While there may be income eligibility rules to contribute directly to a ROTH IRA, taxpayers who are above the income threshold may still be able to fund their ROTH IRAs through a ROTH Conversion.
A ROTH Conversion allows a taxpayer at any income level to convert Traditional IRA money to a ROTH IRA. The ROTH Conversion process in-volves paying taxes on pretax dollars now with the goal of tax-free growth going forward. A ROTH Conversion is considered a taxable event in the year the conversion occurred.
For example, if you owned a Traditional IRA that was funded with pretax dollars and you converted $50,000, you would report $50,000 in income in the year of the conversion. Going forward, though, you would receive the benefits of a ROTH IRA.
The ROTH Conversion strategy can be beneficial for taxpayers who feel they will be in a higher tax bracket in the future, want to diversify the taxation of their future income sources, or want to leave tax-free assets to their beneficiaries.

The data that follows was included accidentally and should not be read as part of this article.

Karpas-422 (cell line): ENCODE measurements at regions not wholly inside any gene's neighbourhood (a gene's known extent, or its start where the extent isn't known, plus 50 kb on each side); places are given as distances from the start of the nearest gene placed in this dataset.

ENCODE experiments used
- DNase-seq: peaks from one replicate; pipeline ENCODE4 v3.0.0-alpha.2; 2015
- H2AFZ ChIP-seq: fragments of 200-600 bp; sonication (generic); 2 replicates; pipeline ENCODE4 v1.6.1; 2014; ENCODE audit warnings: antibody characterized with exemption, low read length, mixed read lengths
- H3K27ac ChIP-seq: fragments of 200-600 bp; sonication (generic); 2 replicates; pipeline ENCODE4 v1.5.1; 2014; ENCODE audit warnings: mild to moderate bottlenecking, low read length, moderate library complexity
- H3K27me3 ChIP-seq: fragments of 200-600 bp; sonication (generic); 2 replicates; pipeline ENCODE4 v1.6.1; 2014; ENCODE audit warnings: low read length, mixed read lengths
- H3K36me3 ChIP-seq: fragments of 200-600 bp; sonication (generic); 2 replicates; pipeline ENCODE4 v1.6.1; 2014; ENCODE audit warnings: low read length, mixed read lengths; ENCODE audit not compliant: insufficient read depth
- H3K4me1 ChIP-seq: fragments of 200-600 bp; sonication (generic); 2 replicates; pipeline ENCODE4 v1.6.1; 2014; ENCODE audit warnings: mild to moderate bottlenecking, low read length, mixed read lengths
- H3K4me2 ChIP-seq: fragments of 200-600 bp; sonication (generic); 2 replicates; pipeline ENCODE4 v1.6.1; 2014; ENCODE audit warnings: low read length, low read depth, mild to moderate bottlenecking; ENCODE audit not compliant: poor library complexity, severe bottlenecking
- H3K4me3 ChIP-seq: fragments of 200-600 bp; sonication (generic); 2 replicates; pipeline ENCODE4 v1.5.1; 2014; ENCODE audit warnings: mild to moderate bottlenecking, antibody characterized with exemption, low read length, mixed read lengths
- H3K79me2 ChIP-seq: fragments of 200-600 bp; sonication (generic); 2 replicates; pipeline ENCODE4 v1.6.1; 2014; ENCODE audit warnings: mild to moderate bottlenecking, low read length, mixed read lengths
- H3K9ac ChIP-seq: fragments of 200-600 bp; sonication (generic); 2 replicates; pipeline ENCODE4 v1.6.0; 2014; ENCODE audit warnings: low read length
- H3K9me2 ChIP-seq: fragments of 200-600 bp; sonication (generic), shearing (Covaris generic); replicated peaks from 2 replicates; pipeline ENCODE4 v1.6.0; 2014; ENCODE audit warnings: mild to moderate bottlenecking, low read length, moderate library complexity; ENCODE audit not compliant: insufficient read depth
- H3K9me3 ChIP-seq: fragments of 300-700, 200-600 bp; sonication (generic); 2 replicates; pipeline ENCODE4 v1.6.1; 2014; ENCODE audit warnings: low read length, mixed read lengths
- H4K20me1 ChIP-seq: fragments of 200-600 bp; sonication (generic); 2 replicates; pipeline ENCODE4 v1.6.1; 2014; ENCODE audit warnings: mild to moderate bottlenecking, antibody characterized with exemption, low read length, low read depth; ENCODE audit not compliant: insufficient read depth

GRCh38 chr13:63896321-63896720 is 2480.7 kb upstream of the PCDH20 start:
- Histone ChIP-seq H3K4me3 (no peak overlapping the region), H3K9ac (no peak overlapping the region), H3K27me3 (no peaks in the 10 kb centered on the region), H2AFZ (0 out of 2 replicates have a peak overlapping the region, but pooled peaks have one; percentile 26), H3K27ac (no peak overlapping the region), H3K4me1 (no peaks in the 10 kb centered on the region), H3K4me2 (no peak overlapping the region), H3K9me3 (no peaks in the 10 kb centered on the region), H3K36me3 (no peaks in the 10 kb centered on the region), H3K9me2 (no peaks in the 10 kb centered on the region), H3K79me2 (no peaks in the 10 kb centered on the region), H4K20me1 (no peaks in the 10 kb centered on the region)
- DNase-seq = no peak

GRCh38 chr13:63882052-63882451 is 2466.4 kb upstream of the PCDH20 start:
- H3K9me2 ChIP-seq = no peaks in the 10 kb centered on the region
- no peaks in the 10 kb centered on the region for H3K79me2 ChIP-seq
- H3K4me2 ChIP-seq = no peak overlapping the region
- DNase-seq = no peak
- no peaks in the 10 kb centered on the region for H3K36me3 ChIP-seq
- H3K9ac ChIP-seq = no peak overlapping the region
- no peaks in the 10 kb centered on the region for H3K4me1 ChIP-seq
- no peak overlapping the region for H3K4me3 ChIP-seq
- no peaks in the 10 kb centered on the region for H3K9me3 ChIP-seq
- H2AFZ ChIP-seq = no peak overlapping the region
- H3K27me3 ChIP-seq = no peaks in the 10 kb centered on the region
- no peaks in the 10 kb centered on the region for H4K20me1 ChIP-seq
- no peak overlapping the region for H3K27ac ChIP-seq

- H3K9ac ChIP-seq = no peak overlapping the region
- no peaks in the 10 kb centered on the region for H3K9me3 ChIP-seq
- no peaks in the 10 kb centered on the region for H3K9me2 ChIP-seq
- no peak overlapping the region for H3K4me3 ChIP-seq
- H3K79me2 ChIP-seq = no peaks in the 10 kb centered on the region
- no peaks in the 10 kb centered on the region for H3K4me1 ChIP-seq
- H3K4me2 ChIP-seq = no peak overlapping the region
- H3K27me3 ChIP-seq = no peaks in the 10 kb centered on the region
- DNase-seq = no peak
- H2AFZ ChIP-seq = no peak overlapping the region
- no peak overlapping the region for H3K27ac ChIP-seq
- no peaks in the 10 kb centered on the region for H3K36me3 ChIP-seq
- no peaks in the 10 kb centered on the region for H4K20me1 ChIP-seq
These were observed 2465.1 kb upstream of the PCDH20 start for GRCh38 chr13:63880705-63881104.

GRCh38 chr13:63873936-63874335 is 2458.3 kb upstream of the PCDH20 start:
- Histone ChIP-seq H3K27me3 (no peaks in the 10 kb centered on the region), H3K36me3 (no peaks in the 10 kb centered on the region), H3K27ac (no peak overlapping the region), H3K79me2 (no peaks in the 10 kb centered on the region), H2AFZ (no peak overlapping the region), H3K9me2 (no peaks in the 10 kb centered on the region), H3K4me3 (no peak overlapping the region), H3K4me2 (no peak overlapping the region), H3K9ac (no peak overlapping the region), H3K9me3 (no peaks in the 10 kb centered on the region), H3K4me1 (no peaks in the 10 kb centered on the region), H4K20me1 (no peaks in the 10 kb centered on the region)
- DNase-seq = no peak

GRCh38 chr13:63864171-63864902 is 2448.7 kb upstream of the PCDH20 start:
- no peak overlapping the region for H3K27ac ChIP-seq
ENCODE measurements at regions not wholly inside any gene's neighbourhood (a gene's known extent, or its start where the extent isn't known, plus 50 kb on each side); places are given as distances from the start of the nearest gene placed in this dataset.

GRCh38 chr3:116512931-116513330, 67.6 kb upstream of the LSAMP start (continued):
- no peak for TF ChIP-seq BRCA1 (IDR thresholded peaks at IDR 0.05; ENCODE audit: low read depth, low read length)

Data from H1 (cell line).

The ROTH Conversion strategy may not be beneficial for taxpayers who are in a high current tax bracket, may be in a lower tax bracket in the future, do not have the money now to pay the taxes, or do not have any dependents to leave tax-free money too.
It is important to weigh the short-term tax consequences with the long-term tax benefits of the ROTH Conversion to determine if the strategy is beneficial.